A Matter Of Honour

A Matter Of Honour

SYED ATA HASNAIN Some years ago I was commanding a Division in Kashmir. One morning I received a call from a senior staff officer at the Command HQ at Udhampur that the Army Commander was upset at the string of non-battle casualties in my formation; two suicides, a vehicle accident, a weapon lost in a training exercise, two jawans dead because of avalanches etc. I stated to the officer that none of these incidents were under my direct control; that while I was morally responsible physical responsibility did not rest with me. I was, however, willing to be removed from command if it pleased my superiors and sent an appropriate message to the command chain. I never heard of the issue again. However, in the wake of Admiral DK Joshi’s resignation as the Naval Chief all this came rushing back into the mental hard disc. The issue is one of physical versus moral responsibility. Let me start by stating unequivocally that Admiral Joshi is one of India’s finest scholar sailors, a gentleman to the hilt, a man of great virtue and someone who carries the stamp of being a professional to the core. Therefore my heart bleeds to see such a man go. No doubt he has raised the level of honor by many notches for all three Services by his act of resignation taking full moral responsibility for the string of accidents which have occurred in the Navy in the last few months, the one with the INS Sindhuratna being the latest. The morning blogs and papers are full of the necessity of some others also taking the rap for the failures, primarily the bureaucracy and the political level too. It actually boils down to the difference between the moral and physical responsibility, the issue I raised at the beginning of this piece. Who is responsible for what? Obviously there is nothing black and white about this. Are the numerous crashes of Migs the responsibility of the Air Chief, the AOCs, the Air Force Station Commanders or the Squadron Commanders; not easy to peg. Whose responsibility is the series of negative incidents on the LoC? The failure to provide sufficient intelligence to prevent...

The Men in Uniform – A Class Apart

The Men in Uniform – A Class Apart

This one for all the soldiers who live dangerously to defend the nation – what trauma they personally go through is seldom realised. Editor    Adfar Shah Abstract: Forces today are beset with certain issues and challenges around the globe. The increased political instability, social rupture, widespread chaos, increased criminality, inequality shaped by disparities, structural violence, crisis and continuing public protests have undoubtedly increased the soldier’s troubles. Men in uniform, be they army or police personnel, are installed like machines to regulate everything peacefully – that too at the eleventh hour, without actually addressing the political and public issues. The soldier turns highly vulnerable and faces the public wrath every time for no of fault of his! The very same soldier also faces a plethora of negative stereotyping by the masses, is labeled in various negative stereotypes (sometimes correctly so) by the public mainly in conflict zones, as inhuman and treated like an enemy. Despite being armed, he is helpless and merely used in a manner similar to the scarecrow, to drive the public off in turbulent times. The question is, has the State forgotten the soldier and his sensitivities? Is there a need to empower the soldier (cop, commando or jawan) in the true sense to enable him to live with emotional balance and fight the challenging fourth generation war? There were many more similar questions that set aflame the questioning process in my mind while interacting with some of the men in uniform, mostly police personnel in the Kashmir Valley. This paper is based on casual interactions with men in uniform, besides the tool of observation and field experiences have been employed to analyze the soldier’s plight in conflict zones. The case of the Kashmir Valley has been taken for the researcher himself belongs to that context. Introduction My best friend belongs to the Jammu and  Kashmir Police Force. He came to meet me while I was enjoying my summer vacations at my home in the remote village of Watlar in Central Kashmir’s Ganderbal District. Since Kashmir had witnessed some of the worst summer unrests since 2008,here, I enquired of him about his perception of their fighting the public (mob control/crowd management)...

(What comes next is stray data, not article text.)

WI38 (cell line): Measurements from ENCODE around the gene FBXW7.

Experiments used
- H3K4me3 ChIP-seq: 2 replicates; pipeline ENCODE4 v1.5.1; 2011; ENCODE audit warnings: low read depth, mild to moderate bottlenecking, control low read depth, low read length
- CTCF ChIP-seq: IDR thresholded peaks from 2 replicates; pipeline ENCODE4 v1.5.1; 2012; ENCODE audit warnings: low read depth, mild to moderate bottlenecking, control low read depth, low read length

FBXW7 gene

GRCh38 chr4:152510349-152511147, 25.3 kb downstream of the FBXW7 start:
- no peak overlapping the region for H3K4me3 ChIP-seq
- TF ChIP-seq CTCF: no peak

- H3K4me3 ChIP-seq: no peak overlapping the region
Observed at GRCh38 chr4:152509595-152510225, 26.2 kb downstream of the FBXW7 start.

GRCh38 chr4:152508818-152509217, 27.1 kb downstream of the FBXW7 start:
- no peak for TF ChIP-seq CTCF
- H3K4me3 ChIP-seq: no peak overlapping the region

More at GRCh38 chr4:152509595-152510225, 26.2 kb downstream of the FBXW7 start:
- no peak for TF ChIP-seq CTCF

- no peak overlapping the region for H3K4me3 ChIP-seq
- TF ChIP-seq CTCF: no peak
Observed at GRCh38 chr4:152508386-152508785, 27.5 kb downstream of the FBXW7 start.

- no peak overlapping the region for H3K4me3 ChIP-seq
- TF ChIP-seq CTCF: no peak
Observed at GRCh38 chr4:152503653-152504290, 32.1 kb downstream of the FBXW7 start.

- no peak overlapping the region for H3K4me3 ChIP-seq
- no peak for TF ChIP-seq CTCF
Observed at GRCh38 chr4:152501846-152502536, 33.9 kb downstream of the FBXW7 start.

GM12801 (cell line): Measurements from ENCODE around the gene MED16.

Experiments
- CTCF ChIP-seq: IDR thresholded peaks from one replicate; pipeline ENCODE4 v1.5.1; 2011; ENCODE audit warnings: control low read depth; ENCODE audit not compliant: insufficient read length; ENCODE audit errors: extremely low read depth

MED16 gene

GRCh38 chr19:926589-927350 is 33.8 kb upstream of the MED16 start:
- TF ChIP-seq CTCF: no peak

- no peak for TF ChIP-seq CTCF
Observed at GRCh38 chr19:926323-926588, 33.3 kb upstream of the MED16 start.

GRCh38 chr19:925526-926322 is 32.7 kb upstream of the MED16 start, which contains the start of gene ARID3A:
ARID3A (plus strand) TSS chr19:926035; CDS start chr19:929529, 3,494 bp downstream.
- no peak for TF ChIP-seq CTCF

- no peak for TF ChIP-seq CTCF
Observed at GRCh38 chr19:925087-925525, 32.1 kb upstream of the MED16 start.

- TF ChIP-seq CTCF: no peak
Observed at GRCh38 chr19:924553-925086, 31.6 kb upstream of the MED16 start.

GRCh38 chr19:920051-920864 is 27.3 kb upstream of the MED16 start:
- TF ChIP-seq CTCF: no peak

A Visitor At Aligarh Muslim University

A Visitor At Aligarh Muslim University

Lt General Syed Ata Hasnain Travelogues may really not be a part of this e-paper’s scope yet when you make a brief foray into a neighboring town and it excites you with what you observe, you are duty bound to share impressions that you have returned with. Aligarh houses the famous Aligarh Muslim University (AMU) about which there has been more negative than positive publicity; remarks about its falling standards and inability to modernize. When one hears of such things it is not good to accept it at face value. Always better to take a look yourself if it is within the scope of your capability. I am not an Aligarhite, so to say but have many friends who have emerged from the hallowed precincts of Sir Syed Ahmad Khan’s iconic institution. I have heard and read so much about it and now I have the honor of being appointed the Visitor’s nominee on the University’s Executive Council. The Visitor happens to be the President of India. This is just a short travelogue of a day spent at AMU. I was there for a day; left at 5 AMand returned at 7 PM. In these 14 hours, including travel time I underwent a profound change in my perception about AMU and it gave me an insight into how institutions can become the vehicle of social change, if you want them to be so. It may be interesting to take note of my ignorance and my observations and provide a critique about what I write. What was the occasion? Nothing so earth shaking; I was invited to speak to a gathering on a supposedly mundane subject, ‘Internal Security Challenges of India and Human Rights Concerns’, a subject not usually touched by educational institutions in India. The reason, simply because this is an issue taken for granted by most without realizing that even more than external security it is your internal environ which gives you the capability to aspire and achieve what you have set out as your goals. The drive to Aligarh via the Expressway and then the 47 Km segment from Tappal needs to be experienced to get a measure of the difference between evolving, modernizing...